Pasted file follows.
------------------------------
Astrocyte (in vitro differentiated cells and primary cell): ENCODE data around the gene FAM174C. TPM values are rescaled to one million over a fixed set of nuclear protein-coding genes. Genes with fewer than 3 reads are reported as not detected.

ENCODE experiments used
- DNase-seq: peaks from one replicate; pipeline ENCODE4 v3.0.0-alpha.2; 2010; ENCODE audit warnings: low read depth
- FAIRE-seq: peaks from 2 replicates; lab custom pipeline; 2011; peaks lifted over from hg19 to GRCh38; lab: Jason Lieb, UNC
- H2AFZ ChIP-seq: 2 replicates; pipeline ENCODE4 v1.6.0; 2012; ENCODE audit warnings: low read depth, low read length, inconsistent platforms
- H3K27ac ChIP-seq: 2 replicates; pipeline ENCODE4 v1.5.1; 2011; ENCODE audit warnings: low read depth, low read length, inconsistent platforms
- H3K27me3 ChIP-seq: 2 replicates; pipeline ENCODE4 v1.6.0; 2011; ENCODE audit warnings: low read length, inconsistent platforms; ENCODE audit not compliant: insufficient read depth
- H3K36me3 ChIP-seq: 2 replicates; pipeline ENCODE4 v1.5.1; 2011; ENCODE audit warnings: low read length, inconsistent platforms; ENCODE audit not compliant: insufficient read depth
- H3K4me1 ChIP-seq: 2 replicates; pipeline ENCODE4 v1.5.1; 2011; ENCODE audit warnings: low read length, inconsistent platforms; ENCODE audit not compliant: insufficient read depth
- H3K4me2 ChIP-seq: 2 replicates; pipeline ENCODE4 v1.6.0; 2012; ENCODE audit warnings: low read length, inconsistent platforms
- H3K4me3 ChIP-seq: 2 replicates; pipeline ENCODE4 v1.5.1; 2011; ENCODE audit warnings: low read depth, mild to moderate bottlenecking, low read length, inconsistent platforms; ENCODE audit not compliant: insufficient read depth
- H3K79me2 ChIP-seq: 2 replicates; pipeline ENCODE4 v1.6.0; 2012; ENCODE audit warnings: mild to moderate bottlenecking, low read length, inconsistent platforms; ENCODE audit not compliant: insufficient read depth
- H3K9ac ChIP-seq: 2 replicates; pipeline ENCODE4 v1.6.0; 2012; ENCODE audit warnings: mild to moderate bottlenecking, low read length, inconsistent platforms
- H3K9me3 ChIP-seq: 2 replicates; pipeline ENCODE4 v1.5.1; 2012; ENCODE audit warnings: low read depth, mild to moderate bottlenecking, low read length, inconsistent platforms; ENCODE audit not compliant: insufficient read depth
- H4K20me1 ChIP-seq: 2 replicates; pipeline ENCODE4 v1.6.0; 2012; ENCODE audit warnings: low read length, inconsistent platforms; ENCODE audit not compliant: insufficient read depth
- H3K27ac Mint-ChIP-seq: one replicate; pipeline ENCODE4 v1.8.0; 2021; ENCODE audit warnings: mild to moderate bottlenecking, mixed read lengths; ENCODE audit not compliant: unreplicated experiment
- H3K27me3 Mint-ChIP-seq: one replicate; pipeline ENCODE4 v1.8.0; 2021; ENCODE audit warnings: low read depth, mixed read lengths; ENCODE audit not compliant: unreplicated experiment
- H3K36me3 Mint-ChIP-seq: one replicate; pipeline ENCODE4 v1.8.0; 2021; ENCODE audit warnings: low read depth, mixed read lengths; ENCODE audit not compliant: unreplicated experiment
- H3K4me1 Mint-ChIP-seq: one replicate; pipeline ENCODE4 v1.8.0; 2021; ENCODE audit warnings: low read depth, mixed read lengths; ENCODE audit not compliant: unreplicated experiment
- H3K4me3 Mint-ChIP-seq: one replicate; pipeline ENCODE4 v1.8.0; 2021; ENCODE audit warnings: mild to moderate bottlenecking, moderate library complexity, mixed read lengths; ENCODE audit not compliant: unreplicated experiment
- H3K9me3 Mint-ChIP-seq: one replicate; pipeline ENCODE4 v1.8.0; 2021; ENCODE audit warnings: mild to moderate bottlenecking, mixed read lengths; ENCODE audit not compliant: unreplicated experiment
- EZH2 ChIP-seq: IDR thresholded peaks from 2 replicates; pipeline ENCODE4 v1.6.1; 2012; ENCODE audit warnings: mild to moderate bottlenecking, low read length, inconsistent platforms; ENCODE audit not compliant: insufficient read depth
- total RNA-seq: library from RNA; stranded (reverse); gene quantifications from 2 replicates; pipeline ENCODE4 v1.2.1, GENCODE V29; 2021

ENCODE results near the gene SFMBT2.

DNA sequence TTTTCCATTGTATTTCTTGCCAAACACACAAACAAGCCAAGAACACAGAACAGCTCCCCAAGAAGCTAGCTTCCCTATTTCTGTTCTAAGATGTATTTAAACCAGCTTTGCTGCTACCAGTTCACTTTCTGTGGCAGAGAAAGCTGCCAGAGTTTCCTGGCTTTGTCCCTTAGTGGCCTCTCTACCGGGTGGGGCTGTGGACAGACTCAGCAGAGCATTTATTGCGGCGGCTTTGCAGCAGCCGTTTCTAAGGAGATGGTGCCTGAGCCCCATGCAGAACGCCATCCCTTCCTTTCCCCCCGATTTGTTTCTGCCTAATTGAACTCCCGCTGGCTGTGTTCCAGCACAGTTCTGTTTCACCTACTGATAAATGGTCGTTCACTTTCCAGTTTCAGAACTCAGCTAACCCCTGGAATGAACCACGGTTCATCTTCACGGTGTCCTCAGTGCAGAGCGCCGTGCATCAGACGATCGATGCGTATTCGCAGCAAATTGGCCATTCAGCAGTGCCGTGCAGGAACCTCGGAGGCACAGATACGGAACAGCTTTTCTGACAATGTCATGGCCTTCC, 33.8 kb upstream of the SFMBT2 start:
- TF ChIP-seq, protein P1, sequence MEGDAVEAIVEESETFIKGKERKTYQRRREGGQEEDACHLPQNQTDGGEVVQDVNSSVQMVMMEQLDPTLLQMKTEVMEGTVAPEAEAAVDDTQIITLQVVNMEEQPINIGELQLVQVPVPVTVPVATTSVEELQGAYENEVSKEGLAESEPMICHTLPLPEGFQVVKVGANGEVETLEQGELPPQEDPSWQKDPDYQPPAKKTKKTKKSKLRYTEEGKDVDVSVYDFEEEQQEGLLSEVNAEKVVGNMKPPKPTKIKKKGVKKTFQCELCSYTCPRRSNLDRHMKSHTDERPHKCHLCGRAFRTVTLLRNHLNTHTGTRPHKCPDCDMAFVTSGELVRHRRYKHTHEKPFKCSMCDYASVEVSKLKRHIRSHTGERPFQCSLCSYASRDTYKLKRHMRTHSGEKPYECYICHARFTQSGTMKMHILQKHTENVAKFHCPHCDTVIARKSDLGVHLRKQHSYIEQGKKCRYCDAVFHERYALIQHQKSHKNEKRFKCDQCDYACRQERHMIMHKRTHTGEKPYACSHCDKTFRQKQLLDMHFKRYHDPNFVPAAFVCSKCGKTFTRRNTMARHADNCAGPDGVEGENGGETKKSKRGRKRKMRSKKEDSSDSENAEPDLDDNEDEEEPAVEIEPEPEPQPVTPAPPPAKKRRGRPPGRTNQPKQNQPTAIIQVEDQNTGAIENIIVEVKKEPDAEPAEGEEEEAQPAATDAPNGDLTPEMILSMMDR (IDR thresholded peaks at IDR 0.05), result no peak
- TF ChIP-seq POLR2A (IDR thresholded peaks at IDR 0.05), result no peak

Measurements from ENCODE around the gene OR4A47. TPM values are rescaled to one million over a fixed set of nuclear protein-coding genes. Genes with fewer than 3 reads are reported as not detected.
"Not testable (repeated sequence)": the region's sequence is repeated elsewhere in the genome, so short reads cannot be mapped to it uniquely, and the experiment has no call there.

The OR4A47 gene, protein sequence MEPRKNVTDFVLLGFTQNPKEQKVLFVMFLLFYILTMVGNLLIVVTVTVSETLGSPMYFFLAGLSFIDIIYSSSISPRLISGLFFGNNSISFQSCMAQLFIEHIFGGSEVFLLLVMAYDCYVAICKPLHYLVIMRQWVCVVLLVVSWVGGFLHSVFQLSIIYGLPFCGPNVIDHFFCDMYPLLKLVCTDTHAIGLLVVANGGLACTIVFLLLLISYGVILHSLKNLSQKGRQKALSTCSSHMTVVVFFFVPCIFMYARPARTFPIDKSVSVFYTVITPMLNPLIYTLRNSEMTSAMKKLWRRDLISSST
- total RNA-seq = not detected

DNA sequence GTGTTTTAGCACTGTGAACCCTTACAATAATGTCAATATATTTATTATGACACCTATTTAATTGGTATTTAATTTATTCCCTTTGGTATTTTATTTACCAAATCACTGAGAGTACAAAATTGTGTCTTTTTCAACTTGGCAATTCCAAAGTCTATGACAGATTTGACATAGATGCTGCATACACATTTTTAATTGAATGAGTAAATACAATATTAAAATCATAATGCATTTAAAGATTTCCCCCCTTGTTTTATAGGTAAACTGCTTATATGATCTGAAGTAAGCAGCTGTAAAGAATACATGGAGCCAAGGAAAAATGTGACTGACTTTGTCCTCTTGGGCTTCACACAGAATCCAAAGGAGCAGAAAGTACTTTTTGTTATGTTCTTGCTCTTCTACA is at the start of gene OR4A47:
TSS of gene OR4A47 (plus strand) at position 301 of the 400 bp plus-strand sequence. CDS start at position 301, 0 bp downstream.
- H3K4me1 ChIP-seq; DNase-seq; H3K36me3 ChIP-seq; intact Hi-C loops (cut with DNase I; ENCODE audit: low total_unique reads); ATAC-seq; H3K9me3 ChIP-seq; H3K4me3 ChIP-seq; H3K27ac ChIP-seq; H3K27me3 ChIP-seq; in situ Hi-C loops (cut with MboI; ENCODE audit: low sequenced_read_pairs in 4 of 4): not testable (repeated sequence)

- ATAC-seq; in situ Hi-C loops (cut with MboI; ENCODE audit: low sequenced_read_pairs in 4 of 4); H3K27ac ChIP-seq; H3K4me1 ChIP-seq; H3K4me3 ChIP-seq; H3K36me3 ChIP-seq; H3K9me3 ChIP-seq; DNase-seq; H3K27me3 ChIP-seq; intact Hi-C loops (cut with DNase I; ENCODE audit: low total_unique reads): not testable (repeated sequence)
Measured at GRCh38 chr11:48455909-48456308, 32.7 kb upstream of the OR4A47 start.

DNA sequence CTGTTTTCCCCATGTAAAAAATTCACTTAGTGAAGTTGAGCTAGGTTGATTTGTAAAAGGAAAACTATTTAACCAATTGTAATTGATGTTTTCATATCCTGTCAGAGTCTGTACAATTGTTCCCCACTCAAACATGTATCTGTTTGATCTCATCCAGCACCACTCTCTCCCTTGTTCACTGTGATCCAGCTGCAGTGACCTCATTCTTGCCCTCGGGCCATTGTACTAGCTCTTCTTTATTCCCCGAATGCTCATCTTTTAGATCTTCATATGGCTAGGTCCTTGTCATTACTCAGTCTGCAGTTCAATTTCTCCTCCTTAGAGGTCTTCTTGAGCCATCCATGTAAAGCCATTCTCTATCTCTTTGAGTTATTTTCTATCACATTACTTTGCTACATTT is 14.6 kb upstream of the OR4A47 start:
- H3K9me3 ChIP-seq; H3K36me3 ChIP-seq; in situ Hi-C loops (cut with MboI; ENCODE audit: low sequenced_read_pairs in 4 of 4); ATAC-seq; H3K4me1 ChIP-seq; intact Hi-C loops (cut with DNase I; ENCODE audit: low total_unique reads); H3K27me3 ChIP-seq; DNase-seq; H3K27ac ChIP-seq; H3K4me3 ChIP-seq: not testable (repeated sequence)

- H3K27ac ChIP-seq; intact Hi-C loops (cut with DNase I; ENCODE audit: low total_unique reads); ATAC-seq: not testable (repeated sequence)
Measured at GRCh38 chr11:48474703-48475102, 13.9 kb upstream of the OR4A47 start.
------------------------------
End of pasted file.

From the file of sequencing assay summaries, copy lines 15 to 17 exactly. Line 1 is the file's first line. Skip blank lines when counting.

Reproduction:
- H4K20me1 ChIP-seq: 2 replicates; pipeline ENCODE4 v1.6.0; 2012; ENCODE audit warnings: low read length, inconsistent platforms; ENCODE audit not compliant: insufficient read depth
- H3K27ac Mint-ChIP-seq: one replicate; pipeline ENCODE4 v1.8.0; 2021; ENCODE audit warnings: mild to moderate bottlenecking, mixed read lengths; ENCODE audit not compliant: unreplicated experiment
- H3K27me3 Mint-ChIP-seq: one replicate; pipeline ENCODE4 v1.8.0; 2021; ENCODE audit warnings: low read depth, mixed read lengths; ENCODE audit not compliant: unreplicated experiment